What is 'Trading Effect'

Trading effect is the measure of performance that examines the difference in returns between a bond portfolio and a chosen benchmark. This difference occurs as a result of short-term alterations in the portfolio's composition. The trading effect reveals whether trading activities benefited or hindered a portfolio's return.

BREAKING DOWN 'Trading Effect'

The trading effect serves as a way for investors to quantify a portfolio manager's performance. It answers the simple question of whether the manager (or investor) added value by making adjustments to the portfolio. If the benchmark, such as the Dow Jones Corporate Bond Index, outperforms the actively managed bond portfolio, then the manager subtracted value for the investor. If the bond portfolio earns more than the bond index, then the changes in portfolio composition have increased investor value, indicating a good management strategy.

Numerous and complex factors can influence bond portfolio returns. One reason for a lack bond portfolio performance measures was that prior to the 1970s most bond portfolio managers followed buy-and-hold strategies, so their performance probably did not differ much. In this era, interest rates were relatively stable, so one could gain little from the active management of bond portfolios. The environment in the bond market changed considerably in the late 1970s and especially in the 1980s when interest rates increased dramatically and became more volatile.

This created an incentive to trade bonds, and this trend toward more active management led to substantially more dispersed performance by bond portfolio managers. This dispersion in performance in turn created a demand for techniques that would help investors evaluate the performance of bond portfolio managers.

Measuring Trading Effect

Although the techniques for evaluating stock portfolio performance have been in existence for almost 40 years, comparable techniques for examining bond portfolio performance were initiated more recently when bond market changed considerably because of a dramatic increase in interest rates and volatility. This change created an incentive to trade bonds, and this trend toward active management led to more dispersed performance by bond portfolio managers. This dispersion in performance in turn created a demand for techniques that would help investors evaluate the performance of bond portfolio managers. The evaluation models for bonds typically consider the overall market factors and the impact of individual bond selection. 

This technique for measuring trading effect breaks down the return based on the duration as a comprehensive risk measure. But it not consider differences in the risk of default. Specifically, the technique does not differentiate between an Aaa bond with duration of 8 years and a Baa bond with the same duration. This could clearly affect the performance. A portfolio manager that invested in Baa bonds, for example, could experience a very positive analysis effect simply because the bonds were lower quality than the average quality.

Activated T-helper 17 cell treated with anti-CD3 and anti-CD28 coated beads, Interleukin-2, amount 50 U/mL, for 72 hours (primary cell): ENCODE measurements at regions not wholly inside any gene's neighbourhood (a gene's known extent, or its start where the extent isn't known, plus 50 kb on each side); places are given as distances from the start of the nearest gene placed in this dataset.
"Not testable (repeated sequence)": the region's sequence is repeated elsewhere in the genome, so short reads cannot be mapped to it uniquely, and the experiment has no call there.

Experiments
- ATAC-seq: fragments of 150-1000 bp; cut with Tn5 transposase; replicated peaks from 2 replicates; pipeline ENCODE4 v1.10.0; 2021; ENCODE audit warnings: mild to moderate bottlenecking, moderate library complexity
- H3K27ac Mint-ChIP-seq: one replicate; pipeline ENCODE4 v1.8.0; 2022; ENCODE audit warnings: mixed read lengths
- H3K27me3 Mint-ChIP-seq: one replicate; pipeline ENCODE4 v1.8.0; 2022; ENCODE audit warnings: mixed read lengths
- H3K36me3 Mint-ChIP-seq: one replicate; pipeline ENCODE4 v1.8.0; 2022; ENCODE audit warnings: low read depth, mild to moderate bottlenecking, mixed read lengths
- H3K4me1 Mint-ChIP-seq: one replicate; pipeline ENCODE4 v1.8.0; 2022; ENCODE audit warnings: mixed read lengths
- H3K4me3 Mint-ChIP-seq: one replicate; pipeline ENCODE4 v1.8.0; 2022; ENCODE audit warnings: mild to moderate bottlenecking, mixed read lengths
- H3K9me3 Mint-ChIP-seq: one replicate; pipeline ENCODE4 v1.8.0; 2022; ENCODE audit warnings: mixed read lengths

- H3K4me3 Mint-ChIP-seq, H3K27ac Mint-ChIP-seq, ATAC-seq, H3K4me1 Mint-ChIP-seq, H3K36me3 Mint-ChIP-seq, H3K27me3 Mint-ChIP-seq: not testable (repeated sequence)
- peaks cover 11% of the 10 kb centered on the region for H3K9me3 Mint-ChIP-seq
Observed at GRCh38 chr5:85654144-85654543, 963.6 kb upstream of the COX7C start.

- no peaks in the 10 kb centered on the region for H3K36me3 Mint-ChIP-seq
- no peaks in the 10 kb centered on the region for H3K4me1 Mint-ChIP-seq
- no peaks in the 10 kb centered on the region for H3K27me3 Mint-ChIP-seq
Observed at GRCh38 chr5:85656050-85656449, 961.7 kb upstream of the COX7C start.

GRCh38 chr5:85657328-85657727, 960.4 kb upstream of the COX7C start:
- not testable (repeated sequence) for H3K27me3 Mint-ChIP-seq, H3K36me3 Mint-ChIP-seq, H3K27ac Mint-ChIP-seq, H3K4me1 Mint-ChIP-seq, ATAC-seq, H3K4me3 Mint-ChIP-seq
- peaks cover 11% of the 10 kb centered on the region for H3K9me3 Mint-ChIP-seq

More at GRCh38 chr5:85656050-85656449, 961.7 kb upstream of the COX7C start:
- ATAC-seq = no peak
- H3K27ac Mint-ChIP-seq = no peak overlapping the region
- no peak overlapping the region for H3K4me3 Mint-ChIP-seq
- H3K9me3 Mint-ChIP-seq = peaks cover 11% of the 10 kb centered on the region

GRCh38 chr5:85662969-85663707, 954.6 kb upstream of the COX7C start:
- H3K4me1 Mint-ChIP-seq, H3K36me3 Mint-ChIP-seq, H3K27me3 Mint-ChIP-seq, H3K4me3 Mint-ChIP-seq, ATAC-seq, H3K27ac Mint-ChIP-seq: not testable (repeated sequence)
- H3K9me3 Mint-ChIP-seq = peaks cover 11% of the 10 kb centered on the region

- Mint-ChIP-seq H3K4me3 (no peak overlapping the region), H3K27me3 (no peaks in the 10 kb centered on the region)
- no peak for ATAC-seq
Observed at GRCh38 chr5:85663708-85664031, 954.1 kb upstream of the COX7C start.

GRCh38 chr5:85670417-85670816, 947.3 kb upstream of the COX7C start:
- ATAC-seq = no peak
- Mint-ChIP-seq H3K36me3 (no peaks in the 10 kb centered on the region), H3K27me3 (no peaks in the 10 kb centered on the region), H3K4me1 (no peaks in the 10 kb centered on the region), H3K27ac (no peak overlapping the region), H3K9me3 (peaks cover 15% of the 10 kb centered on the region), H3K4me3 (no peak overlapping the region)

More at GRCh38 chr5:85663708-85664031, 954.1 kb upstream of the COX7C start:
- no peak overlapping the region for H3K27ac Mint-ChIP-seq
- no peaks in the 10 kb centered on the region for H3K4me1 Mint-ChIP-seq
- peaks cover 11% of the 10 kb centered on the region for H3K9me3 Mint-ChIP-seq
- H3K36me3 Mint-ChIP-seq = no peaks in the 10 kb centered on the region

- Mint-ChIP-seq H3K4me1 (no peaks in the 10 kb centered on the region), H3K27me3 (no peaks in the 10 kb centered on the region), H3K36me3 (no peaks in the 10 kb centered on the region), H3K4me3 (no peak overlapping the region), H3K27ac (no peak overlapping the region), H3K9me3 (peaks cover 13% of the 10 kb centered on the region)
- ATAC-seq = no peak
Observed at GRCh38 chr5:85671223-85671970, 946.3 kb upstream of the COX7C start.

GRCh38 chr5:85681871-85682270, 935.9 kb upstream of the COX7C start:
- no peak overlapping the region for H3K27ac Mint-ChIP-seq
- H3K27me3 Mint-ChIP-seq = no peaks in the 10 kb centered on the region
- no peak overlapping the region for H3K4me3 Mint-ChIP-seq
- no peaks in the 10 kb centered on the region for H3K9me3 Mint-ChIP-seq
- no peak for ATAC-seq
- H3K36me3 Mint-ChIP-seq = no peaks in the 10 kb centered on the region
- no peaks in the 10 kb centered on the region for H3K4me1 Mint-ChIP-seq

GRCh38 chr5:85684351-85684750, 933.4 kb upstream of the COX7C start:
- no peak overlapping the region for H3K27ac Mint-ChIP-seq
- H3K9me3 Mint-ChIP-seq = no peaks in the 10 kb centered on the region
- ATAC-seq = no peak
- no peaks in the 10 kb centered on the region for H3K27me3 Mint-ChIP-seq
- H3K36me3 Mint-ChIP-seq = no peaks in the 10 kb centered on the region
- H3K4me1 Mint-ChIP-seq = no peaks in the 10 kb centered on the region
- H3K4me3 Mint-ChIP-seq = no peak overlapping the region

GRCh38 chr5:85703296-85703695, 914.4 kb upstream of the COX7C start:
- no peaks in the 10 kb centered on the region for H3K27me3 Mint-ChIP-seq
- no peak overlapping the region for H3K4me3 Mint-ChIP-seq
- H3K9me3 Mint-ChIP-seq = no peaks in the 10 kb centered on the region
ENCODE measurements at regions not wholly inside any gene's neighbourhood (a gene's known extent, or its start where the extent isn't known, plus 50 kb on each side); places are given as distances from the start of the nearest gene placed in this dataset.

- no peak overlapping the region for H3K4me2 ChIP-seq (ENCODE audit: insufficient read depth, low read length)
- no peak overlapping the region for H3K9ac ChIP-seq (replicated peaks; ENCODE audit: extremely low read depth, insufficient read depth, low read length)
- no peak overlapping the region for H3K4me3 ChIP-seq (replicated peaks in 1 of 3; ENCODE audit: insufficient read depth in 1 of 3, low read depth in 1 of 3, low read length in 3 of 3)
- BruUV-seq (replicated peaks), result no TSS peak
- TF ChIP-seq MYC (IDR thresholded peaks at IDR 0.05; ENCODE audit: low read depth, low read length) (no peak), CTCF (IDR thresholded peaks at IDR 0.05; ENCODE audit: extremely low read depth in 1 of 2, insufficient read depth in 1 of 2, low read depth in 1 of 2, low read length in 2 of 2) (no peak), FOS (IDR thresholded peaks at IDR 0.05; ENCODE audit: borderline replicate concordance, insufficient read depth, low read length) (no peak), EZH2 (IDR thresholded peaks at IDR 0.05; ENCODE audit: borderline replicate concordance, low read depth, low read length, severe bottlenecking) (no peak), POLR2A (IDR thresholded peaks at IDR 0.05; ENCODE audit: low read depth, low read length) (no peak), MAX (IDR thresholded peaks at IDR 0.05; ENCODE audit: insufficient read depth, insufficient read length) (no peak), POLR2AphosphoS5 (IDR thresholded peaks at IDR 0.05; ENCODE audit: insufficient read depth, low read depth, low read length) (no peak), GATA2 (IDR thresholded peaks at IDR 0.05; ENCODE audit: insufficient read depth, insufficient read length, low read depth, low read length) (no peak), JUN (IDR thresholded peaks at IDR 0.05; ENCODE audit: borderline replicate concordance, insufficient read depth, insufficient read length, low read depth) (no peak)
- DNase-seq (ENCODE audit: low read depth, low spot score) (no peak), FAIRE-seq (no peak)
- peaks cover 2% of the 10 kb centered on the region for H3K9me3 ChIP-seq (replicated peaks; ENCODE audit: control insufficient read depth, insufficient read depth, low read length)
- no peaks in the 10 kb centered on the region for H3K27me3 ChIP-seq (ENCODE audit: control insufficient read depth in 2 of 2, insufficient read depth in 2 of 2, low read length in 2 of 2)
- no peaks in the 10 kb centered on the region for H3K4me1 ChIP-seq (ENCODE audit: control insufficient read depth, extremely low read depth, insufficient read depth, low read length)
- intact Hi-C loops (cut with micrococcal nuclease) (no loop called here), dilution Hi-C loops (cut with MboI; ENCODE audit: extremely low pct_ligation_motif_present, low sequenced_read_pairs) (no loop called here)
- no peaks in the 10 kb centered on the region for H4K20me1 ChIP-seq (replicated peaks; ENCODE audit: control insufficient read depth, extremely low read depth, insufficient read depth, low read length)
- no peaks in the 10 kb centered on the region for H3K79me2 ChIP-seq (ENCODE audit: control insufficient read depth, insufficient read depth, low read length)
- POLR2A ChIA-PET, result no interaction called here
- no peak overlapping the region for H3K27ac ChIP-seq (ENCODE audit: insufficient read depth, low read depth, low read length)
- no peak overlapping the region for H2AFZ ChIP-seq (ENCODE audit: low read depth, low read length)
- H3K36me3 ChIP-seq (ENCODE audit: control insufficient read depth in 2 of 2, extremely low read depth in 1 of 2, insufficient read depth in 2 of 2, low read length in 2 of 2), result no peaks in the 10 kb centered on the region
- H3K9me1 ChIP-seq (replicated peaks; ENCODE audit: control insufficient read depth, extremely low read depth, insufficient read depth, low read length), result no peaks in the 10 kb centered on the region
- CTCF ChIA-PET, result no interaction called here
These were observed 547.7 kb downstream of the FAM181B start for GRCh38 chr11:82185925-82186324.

RELATED TERMS
  1. Benchmark Bond

    A benchmark bond is a bond that provides a standard against which ...
  2. Bond

    A bond is a fixed income investment in which an investor loans ...
  3. Corporate Bond

    A corporate bond is a debt security issued by a corporation and ...
  4. Discount Bond

    A discount bond is a bond that is issued for less than its par ...
  5. Total Bond Fund

    A total bond fund is a mutual fund or exchange-traded fund that ...
  6. Bond Buyer 20

    Bond Buyer 20 is a representation of municipal bond trends based ...
Related Articles
  1. Investing

    Investing in Bonds: 5 Mistakes to Avoid in Today's Market

    Investors need to understand the five mistakes involving interest rate risk, credit risk, complex bonds, markups and inflation to avoid in the bond market.
  2. Financial Advisor

    The Effect of Fed Fund Rate Hikes on Your Bond Portfolio

    The extent to which a fed funds rate hike impacts a bond portfolio depends on the portfolio’s duration and its place along the yield curve.
  3. Investing

    Corporate Bonds for Retirement Accounts

    Corporate bonds are usually the preferred choice in retirement accounts. Here are some of the benefits of corporate bonds, and strategies for a portfolio.
  4. Investing

    The Basics Of Bonds

    Bonds play an important part in your portfolio as you age; learning about them makes good financial sense.
  5. Investing

    6 Ways That Investors Use Bonds

    Learn how the stodgy stereotype of bonds can overshadow the basic and advanced uses of what these investments can do for your portfolio.
  6. Investing

    How Rising Interest Rates Impact Bond Portfolios

    A look at the impact that changing interest rates - rising or falling - have on bonds and what investors need to consider.
  7. Investing

    The Best Bet for Retirement Income: Bonds or Bond Funds?

    Retirees seeking income from their investments typically look into bonds. Here's a look at the types of bonds, bond funds and their pros and cons.
  8. Investing

    Why You Should Avoid Fixating on Bond Duration

    Financial advisors and their clients should then focus on a bond fund’s portfolio rather than relying on any single metric like duration.
  9. Investing

    Key Strategies To Avoid Negative Bond Returns

    It is difficult to make money in bonds in a rising rate environment, but there are ways to avoid losses.
  10. Investing

    Evaluating Bond Funds For Performance and Risks

    Discover some of the key factors for determining a bond fund's risk-return profile and its relative performance. Understanding these metrics are important.
Trading Center